Popcorn was a popular street food at fairs and carnivals going back to the 1800s. It was a cheap, tasty treat, a luxury that people from any social class could afford. This, along with its messiness and noise, made it particularly loathsome to those in the burgeoning movie theater business. When the first movie theaters were built, the managers directed their advertising and aesthetic to the highbrow, theatergoing clientele. As the movies were silent and intertitles were used to convey speech, audience members had to be literate, which made movies most accessible to members of the educated upper classes. Patrons dressed in their best clothes, carpets were rolled out in the theater foyer and the audience was expected to be on its best behavior, just as they would be at any other theater. Any distraction such as munching or snacks spilled on the floor was unacceptable, and as such, there was no popcorn or any other food sold in the theater, nor was anything allowed in.

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The Embassy Theatre in Seattle, WA shows Greta Garbo’s first talkie, Anna Christie, 1930

Then sound came to the movies. In the years between 1927 and 1929, between the release of The Jazz Singer and the time when sound became industry standard, the movie business went through upheavals in just about every department. Hand cranked cameras had to be replaced with synchronized sound devices. Actors with vocal problems lost their careers. Theaters had to convert their auditoriums to be conducive to sound. And because the need for intertitles disappeared, the movies began to attract a different, less literate, more common crowd. That crowd would frequently show up at the door with a bag of popcorn, which had to be checked along with coats and hats.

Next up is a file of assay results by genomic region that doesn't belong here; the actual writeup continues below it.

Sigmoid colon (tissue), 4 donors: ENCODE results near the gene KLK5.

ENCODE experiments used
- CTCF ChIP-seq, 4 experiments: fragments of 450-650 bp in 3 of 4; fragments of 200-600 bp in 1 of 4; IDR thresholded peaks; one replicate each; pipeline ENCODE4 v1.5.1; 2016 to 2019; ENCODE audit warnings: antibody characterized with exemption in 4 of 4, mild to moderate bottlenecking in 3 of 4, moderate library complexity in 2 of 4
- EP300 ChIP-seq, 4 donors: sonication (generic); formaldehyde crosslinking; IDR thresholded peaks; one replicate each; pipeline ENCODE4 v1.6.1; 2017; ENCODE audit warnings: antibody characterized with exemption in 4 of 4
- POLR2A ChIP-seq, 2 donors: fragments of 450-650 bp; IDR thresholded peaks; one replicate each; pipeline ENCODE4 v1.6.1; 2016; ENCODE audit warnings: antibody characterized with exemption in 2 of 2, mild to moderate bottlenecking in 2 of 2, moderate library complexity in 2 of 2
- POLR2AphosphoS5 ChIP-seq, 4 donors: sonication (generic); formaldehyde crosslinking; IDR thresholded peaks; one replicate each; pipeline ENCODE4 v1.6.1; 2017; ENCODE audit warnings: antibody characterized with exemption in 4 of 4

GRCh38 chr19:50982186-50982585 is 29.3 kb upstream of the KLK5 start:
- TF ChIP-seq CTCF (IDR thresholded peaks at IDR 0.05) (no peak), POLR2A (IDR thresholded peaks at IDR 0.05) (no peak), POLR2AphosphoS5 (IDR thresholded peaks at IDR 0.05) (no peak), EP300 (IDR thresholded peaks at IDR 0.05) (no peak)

The coming of sound happened to coincide with the first signs of the Great Depression. The combination of rising costs due to theater renovations for sound, and a stock market that was starting to spin out of control, was a death knell for many small town theaters. All over the country, theaters closed their doors due to their financial inability to make the changes needed to stay in business.

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The Cabrillo Theatre in San Diego, CA

However, people still flocked to the movies. The common man needed to escape from the world of breadlines and unemployment, and for a few cents he could do just that at a movie theater. Some particularly clever theater owners saw a way to keep the doors open for those needing entertainment. They tossed aside their hesitancy to allow snacks, and began to allow outdoor popcorn vendors to pay for space inside the theater, getting customers in the door to see a movie and bringing in the extra fees brought by the vendors. Eventually, theaters began to sell popcorn themselves. Using the extra money from popcorn sales, theaters were able to satisfy their clientele and survive the Depression. Other theaters caught on and began selling popcorn, saving themselves from the brink of closure. Eventually they added concession stands that included candy and drinks, and their profits skyrocketed.